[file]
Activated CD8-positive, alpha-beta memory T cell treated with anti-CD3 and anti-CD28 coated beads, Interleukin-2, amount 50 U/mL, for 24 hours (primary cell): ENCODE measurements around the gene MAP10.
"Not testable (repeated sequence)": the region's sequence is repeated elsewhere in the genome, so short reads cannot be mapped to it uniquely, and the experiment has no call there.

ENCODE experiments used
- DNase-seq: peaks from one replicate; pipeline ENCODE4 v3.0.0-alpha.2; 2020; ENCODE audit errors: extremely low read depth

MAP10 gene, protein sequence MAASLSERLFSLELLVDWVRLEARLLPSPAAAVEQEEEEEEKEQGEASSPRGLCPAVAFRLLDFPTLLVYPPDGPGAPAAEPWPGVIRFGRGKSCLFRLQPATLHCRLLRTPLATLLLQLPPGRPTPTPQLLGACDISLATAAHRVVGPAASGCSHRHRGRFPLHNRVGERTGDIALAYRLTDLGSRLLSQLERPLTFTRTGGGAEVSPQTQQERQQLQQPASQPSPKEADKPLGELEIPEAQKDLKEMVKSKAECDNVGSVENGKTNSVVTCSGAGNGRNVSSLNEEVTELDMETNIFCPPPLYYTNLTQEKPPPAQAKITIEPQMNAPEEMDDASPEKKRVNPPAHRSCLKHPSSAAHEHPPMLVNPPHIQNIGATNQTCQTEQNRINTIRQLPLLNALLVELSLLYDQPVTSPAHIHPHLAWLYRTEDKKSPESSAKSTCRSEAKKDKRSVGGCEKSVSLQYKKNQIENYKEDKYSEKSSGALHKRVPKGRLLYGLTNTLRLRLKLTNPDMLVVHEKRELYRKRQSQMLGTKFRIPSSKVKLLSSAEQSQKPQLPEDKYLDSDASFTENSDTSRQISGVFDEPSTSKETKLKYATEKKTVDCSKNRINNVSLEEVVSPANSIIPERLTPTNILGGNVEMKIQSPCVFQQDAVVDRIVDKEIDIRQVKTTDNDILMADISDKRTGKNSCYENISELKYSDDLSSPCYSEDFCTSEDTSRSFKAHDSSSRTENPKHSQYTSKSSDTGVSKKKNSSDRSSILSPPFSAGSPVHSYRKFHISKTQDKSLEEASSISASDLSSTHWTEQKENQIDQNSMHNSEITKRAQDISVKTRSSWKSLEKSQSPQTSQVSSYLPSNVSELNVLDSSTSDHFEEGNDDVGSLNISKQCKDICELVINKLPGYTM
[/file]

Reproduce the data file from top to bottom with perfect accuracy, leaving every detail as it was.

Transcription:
Activated CD8-positive, alpha-beta memory T cell treated with anti-CD3 and anti-CD28 coated beads, Interleukin-2, amount 50 U/mL, for 24 hours (primary cell): ENCODE measurements around the gene MAP10.
"Not testable (repeated sequence)": the region's sequence is repeated elsewhere in the genome, so short reads cannot be mapped to it uniquely, and the experiment has no call there.

ENCODE experiments used
- DNase-seq: peaks from one replicate; pipeline ENCODE4 v3.0.0-alpha.2; 2020; ENCODE audit errors: extremely low read depth

MAP10 gene, protein sequence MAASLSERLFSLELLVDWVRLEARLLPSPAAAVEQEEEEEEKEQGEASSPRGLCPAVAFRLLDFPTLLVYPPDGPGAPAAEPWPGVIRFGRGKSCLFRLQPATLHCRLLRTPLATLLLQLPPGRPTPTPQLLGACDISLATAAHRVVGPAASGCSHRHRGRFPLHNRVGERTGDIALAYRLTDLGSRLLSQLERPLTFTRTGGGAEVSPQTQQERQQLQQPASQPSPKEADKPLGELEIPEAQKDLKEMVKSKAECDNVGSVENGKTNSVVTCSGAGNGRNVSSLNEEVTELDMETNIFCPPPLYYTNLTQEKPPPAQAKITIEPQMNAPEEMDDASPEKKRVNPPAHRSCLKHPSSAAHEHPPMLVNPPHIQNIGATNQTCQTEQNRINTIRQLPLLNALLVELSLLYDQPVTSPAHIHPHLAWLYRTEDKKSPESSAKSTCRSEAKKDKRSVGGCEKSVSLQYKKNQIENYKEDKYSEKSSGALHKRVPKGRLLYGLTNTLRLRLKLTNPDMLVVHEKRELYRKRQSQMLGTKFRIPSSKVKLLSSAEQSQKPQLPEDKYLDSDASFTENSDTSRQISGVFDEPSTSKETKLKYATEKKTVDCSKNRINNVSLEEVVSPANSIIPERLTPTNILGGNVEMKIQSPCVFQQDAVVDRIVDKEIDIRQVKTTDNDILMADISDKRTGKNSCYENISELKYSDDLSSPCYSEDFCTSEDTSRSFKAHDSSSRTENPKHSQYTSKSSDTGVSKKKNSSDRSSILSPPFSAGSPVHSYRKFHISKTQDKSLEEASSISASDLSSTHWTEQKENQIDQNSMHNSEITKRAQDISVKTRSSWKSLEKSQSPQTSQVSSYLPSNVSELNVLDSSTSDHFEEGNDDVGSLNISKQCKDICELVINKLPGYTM